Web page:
Five Things you Need to Know about Direct School Admission (DSA) for your School-Going Child
PSLE scores need not be the final determining factor for your child to enter a secondary school of his choice. Find out how the direct school admission or DSA exercise can help.
Besides the thought of the gruelling exams, the Direct School Admission-Secondary (DSA-Sec) programme may be on your mind if your child is sitting for the Primary School Leaving Examination (PSLE) this year.
DSA-Sec is an opportunity for Primary 6 students to be guaranteed a place in a secondary school prior to the release of the PSLE results. This exercise provides an opportunity for Primary 6 children to be selected for admission into a school of their choice based on talent and outstanding achievements in a particular area.
Here are five things you need to do to help your child manage the DSA process.
1. Ensure your child’s talents match the choice secondary school’s niche area
The aim of the DSA programme is to provide kids with an opportunity to demonstrate a more diverse range of achievements and talents in seeking admission to a secondary school, going beyond just the PSLE score.
Some secondary schools have a niche area, be it in academic achievements, sports or in other aspects like character development and leadership or music. You would need to scout for a school that offers DSA based on your child’s strengths or talents.
For example, if your child excels in badminton and has participated in zonal or national level badminton tournaments, then try for DSA(Sports) at schools like Saint Joseph’s Institution (SJI) or Convent of the Holy Infant Jesus (CHIJ) Secondary.
If your child is exceptionally talented in drama, he may apply to Xinmin Secondary School or Anglo-Chinese School (ACS) (Barker), through the DSA programme.
2. Get records organised and ready for DSA application
The school of your choice would need you to support your DSA application with some evidence of your child’s abilities. The supporting documents that you would need to submit for DSA to the school of choice would depend on the school and the type of DSA programme your child is applying for.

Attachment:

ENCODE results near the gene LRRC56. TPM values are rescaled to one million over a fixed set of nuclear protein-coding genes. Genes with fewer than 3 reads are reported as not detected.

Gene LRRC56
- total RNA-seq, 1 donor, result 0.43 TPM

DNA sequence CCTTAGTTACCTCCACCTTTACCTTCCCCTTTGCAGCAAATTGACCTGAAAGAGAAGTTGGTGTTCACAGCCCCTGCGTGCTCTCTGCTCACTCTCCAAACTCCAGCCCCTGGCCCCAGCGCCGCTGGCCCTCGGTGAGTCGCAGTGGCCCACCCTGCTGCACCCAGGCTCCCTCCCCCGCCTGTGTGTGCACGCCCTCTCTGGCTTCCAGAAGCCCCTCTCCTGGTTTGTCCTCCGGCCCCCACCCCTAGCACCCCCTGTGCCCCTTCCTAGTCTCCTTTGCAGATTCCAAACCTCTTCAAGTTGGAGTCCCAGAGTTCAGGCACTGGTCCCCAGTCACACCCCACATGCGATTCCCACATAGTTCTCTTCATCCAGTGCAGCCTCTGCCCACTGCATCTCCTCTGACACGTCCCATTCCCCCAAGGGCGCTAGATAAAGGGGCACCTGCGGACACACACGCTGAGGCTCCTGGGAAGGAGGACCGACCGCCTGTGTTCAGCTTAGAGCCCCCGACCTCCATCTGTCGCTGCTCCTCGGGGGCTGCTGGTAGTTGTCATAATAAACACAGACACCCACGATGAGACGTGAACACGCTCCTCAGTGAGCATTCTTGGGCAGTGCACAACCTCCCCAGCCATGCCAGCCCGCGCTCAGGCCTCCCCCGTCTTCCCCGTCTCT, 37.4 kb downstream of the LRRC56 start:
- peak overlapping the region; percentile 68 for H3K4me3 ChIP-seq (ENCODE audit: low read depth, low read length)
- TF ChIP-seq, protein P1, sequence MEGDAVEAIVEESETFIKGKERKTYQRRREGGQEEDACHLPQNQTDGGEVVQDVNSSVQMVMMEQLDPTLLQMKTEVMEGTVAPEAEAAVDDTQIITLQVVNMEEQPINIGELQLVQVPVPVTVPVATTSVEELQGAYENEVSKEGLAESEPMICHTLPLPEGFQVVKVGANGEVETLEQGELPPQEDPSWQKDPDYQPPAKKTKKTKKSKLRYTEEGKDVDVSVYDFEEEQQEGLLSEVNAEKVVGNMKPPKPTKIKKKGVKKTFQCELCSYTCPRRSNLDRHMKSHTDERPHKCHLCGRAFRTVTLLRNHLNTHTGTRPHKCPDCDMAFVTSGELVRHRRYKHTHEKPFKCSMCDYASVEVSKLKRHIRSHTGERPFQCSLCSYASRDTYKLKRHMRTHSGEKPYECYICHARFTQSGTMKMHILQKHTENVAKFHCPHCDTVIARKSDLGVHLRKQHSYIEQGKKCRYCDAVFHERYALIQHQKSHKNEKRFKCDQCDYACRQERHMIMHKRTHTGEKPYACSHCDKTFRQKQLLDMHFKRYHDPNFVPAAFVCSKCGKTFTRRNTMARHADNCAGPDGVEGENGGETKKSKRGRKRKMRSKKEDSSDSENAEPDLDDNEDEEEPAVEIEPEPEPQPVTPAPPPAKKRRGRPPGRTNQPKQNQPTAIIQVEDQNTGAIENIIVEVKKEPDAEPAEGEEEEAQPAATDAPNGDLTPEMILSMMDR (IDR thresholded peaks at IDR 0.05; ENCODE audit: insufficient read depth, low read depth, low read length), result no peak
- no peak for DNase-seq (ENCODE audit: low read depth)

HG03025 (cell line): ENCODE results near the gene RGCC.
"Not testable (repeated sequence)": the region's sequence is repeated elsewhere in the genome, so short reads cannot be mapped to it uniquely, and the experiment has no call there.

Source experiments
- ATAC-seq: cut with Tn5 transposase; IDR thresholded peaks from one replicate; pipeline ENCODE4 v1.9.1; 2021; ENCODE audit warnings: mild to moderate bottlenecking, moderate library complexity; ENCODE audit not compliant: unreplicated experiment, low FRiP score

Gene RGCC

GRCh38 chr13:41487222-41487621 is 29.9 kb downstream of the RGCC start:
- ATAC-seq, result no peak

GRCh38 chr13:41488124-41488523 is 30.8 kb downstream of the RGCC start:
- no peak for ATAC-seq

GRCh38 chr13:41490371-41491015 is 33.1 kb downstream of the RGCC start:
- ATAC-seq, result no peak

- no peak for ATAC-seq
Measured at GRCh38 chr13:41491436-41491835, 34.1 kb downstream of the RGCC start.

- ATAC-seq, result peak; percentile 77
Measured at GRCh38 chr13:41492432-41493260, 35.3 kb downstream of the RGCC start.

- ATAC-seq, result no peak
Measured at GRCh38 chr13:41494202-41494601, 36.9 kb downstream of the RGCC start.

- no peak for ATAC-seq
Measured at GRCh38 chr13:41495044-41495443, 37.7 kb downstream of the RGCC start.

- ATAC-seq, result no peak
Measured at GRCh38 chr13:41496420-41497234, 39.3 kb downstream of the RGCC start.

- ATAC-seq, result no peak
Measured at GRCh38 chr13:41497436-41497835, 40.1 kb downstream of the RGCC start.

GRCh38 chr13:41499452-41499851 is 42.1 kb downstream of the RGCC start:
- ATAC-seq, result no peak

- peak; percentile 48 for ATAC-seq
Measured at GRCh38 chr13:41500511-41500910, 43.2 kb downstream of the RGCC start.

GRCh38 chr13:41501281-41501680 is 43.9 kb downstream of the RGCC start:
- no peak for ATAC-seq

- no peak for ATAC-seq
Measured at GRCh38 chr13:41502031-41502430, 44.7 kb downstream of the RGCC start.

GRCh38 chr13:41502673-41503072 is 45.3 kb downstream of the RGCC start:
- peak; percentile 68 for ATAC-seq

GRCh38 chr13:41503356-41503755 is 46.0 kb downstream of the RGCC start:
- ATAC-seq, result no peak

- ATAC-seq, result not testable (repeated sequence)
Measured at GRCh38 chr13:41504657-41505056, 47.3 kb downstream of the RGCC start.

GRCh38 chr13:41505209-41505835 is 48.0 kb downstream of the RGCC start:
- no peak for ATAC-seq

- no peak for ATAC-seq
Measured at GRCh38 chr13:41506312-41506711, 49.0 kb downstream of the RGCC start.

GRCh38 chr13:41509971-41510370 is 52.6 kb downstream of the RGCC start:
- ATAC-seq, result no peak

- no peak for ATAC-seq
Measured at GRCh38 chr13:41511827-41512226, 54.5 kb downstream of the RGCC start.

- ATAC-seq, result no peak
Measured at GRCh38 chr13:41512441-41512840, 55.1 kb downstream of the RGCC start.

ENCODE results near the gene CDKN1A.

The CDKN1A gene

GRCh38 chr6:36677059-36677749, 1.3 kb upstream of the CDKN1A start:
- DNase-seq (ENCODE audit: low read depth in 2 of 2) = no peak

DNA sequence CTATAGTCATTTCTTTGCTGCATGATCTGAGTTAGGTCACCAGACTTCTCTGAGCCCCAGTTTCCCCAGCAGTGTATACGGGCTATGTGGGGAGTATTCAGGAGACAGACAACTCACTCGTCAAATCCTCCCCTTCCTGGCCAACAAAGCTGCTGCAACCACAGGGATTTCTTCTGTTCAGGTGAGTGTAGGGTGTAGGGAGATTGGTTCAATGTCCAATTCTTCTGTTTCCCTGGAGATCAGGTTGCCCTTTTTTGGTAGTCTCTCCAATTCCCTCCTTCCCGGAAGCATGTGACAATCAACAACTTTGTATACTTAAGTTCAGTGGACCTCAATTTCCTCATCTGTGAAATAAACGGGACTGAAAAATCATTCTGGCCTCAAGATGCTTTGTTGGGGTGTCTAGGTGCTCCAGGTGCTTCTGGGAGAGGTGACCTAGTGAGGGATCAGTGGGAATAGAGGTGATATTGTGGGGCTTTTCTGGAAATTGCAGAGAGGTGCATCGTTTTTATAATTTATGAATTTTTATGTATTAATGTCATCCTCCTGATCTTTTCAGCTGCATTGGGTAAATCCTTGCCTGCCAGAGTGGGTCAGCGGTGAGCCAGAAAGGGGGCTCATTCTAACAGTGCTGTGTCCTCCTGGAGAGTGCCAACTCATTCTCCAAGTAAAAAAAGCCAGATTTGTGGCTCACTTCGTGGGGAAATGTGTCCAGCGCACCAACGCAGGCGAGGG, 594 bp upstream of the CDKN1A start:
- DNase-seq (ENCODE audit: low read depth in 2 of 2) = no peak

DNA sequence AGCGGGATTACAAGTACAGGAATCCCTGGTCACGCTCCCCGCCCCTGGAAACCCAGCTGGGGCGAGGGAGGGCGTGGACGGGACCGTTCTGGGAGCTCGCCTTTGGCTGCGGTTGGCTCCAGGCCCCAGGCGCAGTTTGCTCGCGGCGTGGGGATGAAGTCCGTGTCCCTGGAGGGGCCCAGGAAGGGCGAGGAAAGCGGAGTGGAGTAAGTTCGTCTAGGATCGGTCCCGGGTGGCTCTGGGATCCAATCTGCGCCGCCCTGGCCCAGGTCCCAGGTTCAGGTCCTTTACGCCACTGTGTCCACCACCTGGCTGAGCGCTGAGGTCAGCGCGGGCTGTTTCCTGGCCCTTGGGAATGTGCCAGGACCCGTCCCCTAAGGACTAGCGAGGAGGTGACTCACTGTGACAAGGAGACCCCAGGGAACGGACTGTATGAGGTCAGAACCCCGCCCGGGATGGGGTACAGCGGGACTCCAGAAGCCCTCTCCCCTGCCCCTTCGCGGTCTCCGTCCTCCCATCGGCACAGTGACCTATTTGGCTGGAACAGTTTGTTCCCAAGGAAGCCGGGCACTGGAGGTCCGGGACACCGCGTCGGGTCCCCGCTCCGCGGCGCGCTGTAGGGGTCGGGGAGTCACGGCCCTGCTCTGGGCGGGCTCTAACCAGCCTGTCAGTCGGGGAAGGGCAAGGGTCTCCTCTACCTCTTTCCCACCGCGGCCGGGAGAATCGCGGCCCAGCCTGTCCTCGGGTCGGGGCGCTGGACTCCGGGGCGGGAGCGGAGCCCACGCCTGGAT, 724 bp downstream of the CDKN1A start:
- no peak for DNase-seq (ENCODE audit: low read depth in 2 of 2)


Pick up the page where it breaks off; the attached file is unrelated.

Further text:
Generally, if your child is applying for DSA-Instructional Programme, or DSA(IP), which is based on your child’s exceptional academic achievements in a particular subject, then he would most likely be required to submit his Primary 4 and 5 End-of-Year examination results, as well as his results for the Primary 6 Mid-Year examinations.
In addition, he may need to submit documents showing participation in national competitions. For example, if your child has an aptitude for Mathematics and is applying for DSA (IP), he may need to produce records of his participation in the Maths Olympiad competitions.
Similarly, if your child is applying for DSA based on his strong leadership ability, then records of his holding key leadership positions like Head Prefect have to be included. Testimonials from the school and recommendation letters from his primary school teachers would also boost his chances.
If your child is not in Primary 6 yet, it would be a good idea to find a way to keep certificates and records of your child’s achievements in an organised manner, so that you can access it easily when it is time to apply for DSA. It would also be wise to ask his primary school teacher early in the PSLE year to help to write a letter of recommendation for your child as teachers would be very busy during the DSA application period, accommodating requests for letters from many parents!